All I can do is say what I have done and how it worked out for me. ;)

Wedge Pillow for leg elevation

HeavyDuty
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Northeast IL

Not very bright but does lack ambition
Jul 11th, 2018 07:42 PM   Edit   Profile   Print Topic   Search Topic

Interesting. I’ll have to ask my chiro about the technique to see if it’s applicable to me.

I wonder if Doc Johnson’s makes something that can be used? /s

BlondeStrat
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Las Vegas NV

Can't complain but sometimes I still do
Jul 11th, 2018 07:50 PM   Edit   Profile   Print Topic   Search Topic

I should add: While using the pillow and pressing down I often will rotate my hips as I press which gives some rotational adjustment value and sometimes makes all the difference in gaining relief.

Meaning it caused things to break loose that otherwise might not without the rotational movement.

BlondeStrat
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Las Vegas NV

Can't complain but sometimes I still do
Jul 11th, 2018 08:03 PM   Edit   Profile   Print Topic   Search Topic

then I have this hook I use.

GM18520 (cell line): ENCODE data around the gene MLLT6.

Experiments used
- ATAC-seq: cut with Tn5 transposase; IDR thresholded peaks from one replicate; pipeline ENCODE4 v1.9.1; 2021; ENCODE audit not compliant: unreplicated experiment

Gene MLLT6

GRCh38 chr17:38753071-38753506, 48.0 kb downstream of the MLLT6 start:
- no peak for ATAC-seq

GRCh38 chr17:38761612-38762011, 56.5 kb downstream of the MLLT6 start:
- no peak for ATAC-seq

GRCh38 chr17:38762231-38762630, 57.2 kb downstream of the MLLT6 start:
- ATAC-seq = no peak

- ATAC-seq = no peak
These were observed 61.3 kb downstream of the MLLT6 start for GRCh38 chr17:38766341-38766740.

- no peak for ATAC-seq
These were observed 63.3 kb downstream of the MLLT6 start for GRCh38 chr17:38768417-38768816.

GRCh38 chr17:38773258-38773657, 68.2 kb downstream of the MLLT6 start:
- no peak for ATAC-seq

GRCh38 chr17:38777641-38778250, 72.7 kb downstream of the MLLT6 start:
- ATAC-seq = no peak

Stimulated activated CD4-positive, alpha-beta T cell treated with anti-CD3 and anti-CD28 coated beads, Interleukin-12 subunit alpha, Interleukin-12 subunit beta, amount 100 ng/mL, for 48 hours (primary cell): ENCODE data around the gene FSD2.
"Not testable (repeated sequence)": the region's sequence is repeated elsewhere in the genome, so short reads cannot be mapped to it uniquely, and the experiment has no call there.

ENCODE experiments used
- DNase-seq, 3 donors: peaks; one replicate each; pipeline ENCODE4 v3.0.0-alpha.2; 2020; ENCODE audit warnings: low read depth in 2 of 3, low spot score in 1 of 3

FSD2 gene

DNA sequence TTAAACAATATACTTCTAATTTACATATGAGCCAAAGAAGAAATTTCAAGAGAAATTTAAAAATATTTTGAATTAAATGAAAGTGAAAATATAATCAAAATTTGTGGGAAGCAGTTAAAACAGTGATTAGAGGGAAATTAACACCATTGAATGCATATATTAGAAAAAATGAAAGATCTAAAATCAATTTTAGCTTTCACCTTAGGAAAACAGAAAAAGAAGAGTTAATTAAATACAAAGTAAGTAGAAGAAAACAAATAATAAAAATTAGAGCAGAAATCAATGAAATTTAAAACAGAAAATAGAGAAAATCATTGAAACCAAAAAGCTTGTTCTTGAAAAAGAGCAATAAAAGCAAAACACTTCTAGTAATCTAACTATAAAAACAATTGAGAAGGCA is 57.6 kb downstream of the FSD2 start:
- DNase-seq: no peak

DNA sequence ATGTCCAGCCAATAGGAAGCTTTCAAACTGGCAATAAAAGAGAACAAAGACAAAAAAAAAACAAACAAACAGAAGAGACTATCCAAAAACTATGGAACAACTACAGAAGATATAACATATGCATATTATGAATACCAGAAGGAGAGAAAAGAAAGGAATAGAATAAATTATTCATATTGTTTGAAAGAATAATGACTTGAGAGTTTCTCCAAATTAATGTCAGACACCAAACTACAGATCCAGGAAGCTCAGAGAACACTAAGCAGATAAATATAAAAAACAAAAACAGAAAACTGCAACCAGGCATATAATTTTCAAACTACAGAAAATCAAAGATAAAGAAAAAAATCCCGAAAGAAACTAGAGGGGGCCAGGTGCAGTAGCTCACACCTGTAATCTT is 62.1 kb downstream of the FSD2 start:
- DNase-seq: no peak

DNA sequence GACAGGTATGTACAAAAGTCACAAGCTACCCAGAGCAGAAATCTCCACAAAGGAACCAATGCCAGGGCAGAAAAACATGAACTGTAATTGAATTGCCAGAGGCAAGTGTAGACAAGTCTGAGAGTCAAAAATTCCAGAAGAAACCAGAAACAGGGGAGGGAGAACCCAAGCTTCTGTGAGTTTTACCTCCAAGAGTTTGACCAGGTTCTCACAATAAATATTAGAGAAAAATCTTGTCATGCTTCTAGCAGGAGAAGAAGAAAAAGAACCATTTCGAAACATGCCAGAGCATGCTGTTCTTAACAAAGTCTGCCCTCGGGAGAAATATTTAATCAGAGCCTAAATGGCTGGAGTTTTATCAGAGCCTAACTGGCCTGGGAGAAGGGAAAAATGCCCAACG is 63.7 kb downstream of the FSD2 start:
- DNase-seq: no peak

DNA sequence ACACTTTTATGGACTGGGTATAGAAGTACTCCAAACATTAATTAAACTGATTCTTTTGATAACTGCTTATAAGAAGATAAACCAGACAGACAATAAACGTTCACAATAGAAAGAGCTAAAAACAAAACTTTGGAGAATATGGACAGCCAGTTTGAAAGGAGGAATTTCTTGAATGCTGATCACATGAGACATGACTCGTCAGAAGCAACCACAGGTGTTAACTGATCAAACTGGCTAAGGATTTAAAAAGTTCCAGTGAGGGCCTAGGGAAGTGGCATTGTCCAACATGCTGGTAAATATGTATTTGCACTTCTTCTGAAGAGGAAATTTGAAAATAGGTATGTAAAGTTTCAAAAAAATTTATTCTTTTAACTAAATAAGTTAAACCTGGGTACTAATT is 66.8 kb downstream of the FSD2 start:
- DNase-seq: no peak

The most effective way I use it is laying on my back on the bed and reach it underneath my back and leverage it between the bed into my back.

I can use it to (similar to the stick) to press hard as though I'm trying to crush the back muscles, making them relax. I can use it in close to the spine to get to what feel like nerve areas and similarly press hard to get them to relax.

I can create a lot of force/pressure with that tip when leveraged on the bed with my weight laying on my back.

The cane can be used in many ways to message and pinpoint specific spots.

For me though it's primarily a matter of putting somewhat of a crushing force on muscles and nerves causing them to relax so I can stretch the back effectively.

It's always the stretch and movement between vertebra that provides the sought after relief for me.

Hook/Cane

(This message was last edited by BlondeStrat at 10:10 PM, Jul 11th, 2018)

BlondeStrat
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Can't complain but sometimes I still do